Mastercard is coming out with credit, debit and prepaid cards that enable customers – namely those who are transgender or nonbinary – to show their true identities. Research shows transgender people offer suffer negative consequences while paying with cards that don’t match their chosen names.
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Mastercard says the True Name card will be printed with the chosen name – rather than the so-called “deadname,” or the name assigned at birth – of a cardholder without the requirement of a legal name change. A rollout date for the card hasn’t been set.
“We are allies of the LGBTQIA+ community, which means if we see a need or if this community is not being served in the most inclusive way, we want to be a force for change to help address and alleviate unnecessary pain points,” Randall Tucker, chief diversity and inclusion officer at Mastercard, said in a company announcement. “This translates not only for our Mastercard employee community but for our cardholders and the communities in which we operate more broadly. Our vision is that every card should be for everyone.”
See related: Guide to LGBT finances
Card issuers, other payment networks may follow suit
Industrywide adoption of the True Name card will depend on card issuers like Bank of America, Capital One, Chase and Citibank. Mastercard and its chief rival, Visa, process credit, debit and prepaid card payments but do not issue cards to customers.
“I think we probably will see other networks and issuers following suit. This feels like a good common-sense initiative that others can and should get on board with,” said Ted Rossman, industry analyst for CreditCards.com.
Rossman said the new card is more about social and emotional benefits than it is about “financial nuts and bolts,” since your credit score is tied to your Social Security number, not your name, and since most merchants don’t check IDs against payment cards.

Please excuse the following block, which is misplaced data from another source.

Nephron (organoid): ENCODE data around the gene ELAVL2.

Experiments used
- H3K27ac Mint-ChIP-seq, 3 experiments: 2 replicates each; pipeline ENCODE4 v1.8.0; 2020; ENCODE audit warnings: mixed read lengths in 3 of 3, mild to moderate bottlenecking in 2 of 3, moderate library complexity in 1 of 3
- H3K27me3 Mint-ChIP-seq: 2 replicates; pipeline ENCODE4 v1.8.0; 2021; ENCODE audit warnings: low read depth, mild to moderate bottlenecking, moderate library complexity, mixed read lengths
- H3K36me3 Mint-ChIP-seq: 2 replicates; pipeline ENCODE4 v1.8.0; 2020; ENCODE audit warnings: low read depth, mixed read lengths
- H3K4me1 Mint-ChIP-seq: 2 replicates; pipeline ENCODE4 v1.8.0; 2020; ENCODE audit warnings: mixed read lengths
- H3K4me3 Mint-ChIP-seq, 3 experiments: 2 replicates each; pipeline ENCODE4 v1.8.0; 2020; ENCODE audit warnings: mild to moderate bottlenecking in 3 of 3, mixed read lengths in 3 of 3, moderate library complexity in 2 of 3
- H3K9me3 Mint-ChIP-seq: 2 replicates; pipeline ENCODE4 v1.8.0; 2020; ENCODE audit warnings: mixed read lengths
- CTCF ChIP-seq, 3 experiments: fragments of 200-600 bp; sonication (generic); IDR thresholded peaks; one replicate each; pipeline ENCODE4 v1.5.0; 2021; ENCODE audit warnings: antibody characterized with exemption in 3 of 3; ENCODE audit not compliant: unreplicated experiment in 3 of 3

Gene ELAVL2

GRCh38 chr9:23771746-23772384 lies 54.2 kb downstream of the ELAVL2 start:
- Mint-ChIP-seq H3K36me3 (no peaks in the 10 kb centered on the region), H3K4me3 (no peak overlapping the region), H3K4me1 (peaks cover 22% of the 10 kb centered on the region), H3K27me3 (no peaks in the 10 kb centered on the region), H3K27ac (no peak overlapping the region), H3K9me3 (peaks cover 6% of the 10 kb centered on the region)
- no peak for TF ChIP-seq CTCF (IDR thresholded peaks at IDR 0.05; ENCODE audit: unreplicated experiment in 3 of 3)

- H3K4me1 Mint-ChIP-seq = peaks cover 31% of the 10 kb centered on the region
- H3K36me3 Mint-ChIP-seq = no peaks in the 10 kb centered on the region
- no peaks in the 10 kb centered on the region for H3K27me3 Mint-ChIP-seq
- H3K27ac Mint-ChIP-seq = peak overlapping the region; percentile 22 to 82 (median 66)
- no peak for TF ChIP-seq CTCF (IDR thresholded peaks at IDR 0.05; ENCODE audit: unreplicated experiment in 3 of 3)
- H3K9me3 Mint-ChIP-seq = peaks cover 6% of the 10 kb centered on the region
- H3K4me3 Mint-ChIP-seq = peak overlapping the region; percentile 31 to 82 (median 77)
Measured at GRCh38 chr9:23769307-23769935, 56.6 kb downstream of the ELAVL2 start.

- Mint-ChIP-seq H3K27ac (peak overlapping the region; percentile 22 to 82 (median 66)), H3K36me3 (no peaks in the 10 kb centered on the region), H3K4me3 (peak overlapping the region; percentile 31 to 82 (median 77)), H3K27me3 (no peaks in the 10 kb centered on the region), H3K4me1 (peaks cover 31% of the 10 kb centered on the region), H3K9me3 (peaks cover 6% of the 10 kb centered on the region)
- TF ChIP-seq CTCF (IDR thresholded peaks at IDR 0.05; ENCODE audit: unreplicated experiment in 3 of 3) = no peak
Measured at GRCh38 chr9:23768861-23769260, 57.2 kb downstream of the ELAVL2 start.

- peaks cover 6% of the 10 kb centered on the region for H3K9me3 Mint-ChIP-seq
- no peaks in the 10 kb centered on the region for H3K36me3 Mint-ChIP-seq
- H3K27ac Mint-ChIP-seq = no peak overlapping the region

Name change can cause stress in the checkout line
In a 2015 survey by the National Center for Transgender Equality, 11 percent of transgender Americans reported that all of their IDs had the preferred name and gender, while 68 percent reported that none of their IDs had their preferred name and gender.
The survey also showed 32 percent of transgender people who showed IDs with a name or gender that did not match the way they expressed their identity had suffered negative consequences, such as being harassed, assaulted, denied benefits or services, or asked to leave.
“As such, many transgender individuals choose to forego the cost, complexity and anxiety associated with official name and gender changes. Until now, this discrimination has carried through to their cards and payment mechanisms,” Mastercard said.
Mastercard unveiled the True Name card at a June 17 panel discussion hosted by the New York City Commission on Human Rights. The announcement came during Pride Month, the annual celebration of LGBTQIA+ rights.
In a similar move, card issuer HSBC said in 2017 that it was introducing 10 gender-neutral titles for its customers, meaning they no longer must stick with traditional titles like Mr., Mrs. and Ms. Among the new titles are M, Mx and Myr.